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Wright v. Bank of America

United States District Court, M.D. Georgia, Columbus Division

April 7, 2017

LORETTA WRIGHT, Plaintiff,
v.
BANK OF AMERICA and DEUTSCHE BANK TRUST COMPANY, Defendants.

          ORDER

          CLAY D. LAND CHIEF U.S. DISTRICT COURT JUDGE

         Presently pending before the Court is Defendants' motion to dismiss Plaintiff Loretta Wright's amended complaint. For the reasons set forth below, the motion (ECF No. 34) is granted.

         MOTION TO DISMISS STANDARD

         “To survive a motion to dismiss” under Federal Rule of Civil Procedure 12(b)(6), “a complaint must contain sufficient factual matter, accepted as true, to ‘state a claim to relief that is plausible on its face.'” Ashcroft v. Iqbal, 556 U.S. 662, 678 (2009) (quoting Bell Atl. Corp. v. Twombly, 550 U.S. 544, 570 (2007)). The complaint must include sufficient factual allegations “to raise a right to relief above the speculative level.” Twombly, 550 U.S. at 555. In other words, the factual allegations must “raise a reasonable expectation that discovery will reveal evidence of” the plaintiff's claims. Id. at 556. “Rule 12(b)(6) does not permit dismissal of a well-pleaded complaint simply because ‘it strikes a savvy judge that actual proof of those facts is improbable.'” Watts v. Fla. Int'l Univ., 495 F.3d 1289, 1295 (11th Cir. 2007) (quoting Twombly, 550 U.S. at 556). In ruling on a motion to dismiss, the Court may consider exhibits attached to the complaint. Brooks v. Blue Cross & Blue Shield of Florida, Inc., 116 F.3d 1364, 1368 (11th Cir. 1997) (per curiam).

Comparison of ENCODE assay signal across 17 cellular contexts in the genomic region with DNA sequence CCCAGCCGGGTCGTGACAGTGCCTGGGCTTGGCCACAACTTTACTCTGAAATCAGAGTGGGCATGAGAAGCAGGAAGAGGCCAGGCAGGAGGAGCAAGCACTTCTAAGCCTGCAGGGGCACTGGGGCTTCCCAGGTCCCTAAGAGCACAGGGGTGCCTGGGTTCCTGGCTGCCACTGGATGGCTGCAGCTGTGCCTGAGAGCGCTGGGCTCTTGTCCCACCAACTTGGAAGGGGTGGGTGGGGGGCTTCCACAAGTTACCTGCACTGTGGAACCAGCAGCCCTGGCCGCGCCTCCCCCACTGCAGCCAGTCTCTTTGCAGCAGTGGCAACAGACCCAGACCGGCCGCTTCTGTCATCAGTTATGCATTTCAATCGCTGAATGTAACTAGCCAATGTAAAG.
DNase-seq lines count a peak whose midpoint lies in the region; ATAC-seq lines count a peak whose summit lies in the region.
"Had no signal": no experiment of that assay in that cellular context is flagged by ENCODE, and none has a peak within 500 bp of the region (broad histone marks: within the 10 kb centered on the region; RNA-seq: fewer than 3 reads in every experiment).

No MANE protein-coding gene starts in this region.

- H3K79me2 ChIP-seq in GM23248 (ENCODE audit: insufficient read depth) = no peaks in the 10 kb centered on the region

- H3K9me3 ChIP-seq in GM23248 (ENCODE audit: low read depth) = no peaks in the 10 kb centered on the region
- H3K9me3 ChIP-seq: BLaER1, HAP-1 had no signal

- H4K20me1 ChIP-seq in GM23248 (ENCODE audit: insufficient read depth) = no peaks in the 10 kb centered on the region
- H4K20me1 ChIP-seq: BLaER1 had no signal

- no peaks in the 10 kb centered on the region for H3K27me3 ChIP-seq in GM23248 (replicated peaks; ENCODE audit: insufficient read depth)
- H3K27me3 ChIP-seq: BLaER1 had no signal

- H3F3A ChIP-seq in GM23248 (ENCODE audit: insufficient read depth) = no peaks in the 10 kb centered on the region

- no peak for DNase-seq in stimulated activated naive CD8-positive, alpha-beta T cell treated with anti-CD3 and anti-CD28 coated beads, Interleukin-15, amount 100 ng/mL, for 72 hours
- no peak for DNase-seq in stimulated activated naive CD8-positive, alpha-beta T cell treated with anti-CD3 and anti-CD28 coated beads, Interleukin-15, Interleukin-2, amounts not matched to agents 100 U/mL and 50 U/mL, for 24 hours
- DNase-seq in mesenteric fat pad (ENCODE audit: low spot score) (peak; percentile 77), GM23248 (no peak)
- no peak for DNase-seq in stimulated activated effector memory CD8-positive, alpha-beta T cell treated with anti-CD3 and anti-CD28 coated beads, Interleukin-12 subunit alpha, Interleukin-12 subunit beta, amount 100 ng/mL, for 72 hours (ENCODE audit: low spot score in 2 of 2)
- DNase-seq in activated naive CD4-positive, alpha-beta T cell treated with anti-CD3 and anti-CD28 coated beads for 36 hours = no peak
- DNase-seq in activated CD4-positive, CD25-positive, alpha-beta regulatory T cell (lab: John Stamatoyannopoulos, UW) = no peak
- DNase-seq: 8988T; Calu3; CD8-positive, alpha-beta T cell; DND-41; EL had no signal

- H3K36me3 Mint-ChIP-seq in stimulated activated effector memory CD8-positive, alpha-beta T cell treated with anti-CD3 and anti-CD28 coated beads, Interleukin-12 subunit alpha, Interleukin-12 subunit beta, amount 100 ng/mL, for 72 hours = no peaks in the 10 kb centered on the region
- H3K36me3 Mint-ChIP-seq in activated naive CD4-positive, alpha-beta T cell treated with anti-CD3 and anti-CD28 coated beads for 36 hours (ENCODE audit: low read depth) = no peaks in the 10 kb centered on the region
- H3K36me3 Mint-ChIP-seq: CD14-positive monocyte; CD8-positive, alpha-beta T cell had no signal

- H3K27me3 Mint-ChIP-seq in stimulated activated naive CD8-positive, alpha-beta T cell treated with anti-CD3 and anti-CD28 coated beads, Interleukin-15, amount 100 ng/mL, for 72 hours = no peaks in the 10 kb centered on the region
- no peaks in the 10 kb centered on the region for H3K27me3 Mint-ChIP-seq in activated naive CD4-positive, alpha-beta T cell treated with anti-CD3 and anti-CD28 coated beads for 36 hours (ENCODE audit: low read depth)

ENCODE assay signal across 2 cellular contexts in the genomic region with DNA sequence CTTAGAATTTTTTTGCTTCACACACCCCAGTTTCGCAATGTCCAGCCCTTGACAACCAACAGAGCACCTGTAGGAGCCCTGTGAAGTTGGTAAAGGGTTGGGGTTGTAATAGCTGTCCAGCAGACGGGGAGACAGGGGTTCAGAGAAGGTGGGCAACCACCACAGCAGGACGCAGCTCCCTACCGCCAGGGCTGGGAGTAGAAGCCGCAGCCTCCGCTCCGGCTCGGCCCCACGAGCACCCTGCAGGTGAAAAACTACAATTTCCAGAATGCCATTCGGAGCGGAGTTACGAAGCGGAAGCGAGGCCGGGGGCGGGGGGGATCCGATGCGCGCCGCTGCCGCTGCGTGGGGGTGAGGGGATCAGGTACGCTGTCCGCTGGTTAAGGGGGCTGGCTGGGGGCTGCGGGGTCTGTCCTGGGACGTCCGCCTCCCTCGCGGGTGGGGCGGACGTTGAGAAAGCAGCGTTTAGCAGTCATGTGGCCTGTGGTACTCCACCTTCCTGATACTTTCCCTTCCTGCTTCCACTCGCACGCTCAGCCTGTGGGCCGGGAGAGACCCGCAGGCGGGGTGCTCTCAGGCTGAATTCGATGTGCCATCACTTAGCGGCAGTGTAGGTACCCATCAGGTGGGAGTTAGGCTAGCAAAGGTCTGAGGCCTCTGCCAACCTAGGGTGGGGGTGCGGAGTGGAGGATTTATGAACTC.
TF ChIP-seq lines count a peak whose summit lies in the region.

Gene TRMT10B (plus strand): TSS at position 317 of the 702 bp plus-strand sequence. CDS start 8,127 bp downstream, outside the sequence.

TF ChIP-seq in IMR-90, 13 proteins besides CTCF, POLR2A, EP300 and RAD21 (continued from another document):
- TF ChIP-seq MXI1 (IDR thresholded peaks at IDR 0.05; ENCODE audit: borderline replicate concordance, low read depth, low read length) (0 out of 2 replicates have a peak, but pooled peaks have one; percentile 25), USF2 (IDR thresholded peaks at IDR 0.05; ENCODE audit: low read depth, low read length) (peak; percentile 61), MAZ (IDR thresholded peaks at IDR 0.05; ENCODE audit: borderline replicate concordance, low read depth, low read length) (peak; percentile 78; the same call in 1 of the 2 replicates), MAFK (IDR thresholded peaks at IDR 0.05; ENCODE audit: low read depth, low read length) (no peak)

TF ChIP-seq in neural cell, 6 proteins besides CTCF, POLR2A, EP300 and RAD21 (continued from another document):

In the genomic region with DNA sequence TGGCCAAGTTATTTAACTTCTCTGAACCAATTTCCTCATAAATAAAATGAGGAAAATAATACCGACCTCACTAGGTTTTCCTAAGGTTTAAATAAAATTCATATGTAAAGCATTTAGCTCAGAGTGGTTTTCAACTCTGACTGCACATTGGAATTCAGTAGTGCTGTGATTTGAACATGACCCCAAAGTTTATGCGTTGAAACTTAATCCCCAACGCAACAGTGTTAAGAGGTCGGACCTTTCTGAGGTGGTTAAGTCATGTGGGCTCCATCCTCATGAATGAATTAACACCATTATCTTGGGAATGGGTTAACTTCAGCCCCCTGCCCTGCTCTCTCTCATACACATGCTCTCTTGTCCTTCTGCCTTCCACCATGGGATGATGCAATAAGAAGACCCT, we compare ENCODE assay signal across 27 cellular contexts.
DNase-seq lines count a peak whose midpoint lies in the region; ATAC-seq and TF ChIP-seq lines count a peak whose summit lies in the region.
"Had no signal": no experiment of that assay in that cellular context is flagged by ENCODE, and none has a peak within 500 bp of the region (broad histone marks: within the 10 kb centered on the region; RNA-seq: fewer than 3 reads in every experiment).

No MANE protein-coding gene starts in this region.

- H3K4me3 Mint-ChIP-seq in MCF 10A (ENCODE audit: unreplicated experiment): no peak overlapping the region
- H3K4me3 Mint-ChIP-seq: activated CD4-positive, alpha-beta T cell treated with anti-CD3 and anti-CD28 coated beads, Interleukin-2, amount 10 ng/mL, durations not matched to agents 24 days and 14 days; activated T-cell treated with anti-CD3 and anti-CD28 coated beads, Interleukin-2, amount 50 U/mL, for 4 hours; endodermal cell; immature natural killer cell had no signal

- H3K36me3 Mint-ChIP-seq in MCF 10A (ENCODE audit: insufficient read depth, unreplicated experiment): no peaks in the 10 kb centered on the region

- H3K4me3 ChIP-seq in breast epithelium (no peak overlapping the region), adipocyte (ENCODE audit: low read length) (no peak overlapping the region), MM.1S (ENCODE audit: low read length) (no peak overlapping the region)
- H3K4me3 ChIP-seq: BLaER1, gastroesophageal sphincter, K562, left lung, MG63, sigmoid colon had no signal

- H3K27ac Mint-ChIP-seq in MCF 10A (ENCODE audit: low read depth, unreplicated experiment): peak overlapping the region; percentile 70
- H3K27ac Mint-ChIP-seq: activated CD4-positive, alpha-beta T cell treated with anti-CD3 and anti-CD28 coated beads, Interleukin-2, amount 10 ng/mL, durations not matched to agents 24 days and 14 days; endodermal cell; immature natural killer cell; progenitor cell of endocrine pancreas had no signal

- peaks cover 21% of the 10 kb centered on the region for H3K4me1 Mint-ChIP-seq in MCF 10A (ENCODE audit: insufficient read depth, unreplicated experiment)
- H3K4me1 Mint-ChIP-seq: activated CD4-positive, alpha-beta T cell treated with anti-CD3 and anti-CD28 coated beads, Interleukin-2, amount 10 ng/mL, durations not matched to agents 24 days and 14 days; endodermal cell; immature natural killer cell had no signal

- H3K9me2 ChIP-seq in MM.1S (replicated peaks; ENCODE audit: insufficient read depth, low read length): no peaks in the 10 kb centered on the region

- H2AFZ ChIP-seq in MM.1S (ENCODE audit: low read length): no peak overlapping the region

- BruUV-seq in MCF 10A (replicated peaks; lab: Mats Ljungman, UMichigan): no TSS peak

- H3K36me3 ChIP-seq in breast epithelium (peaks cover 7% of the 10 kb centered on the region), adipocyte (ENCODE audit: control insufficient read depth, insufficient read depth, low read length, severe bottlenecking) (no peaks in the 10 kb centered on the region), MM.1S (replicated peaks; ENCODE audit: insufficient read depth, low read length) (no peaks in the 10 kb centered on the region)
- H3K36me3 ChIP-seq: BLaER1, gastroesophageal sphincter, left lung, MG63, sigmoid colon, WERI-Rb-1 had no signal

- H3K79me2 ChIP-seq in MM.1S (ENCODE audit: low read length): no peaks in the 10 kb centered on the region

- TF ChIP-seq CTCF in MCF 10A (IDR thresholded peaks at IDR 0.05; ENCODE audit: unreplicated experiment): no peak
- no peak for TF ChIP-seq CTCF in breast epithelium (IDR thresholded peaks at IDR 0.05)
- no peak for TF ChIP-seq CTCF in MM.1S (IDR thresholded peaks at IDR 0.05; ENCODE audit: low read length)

FACTUAL ALLEGATIONS

         Wright, who is proceeding pro se, filed a complaint that failed to articulate a short and plain statement of her claims as required under Federal Rule of Civil Procedure 8(a)(2). The Court permitted Wright to file an amended complaint, and the Court instructed Wright that the amended complaint must set forth “exactly what claims Wright is pursuing” and “basic factual allegations that support each claim.” Order 3, Jan. 5, 2017, ECF No. 25. Wright filed an amended complaint, but she still has not clearly articulated the factual bases for her claims. Defendants seek dismissal of the amended complaint.

         Wright contends that she was injured because of the actions of Defendants Bank of America and Deutsche Bank National Trust Company. Am. Compl. 4, ECF No. 32. Based on the amended complaint and its attachments, Wright alleges that she executed a security deed on certain real property as security for a loan from the Secretary of Veterans Affairs. Am. Compl. Ex C, Security Deed, ECF No. 32-3. The security deed was transferred to Deutsche Bank, and Bank of America serviced the loan. Wright appears to acknowledge that she fell behind on her loan payments, and she alleges that Bank of America refused “all reasonable offers on numerous occasions in any amount to bring current any deficiency.” Am. Compl. ¶ 4(3)). She did not allege any specific facts about the deficiencies or her efforts to cure them.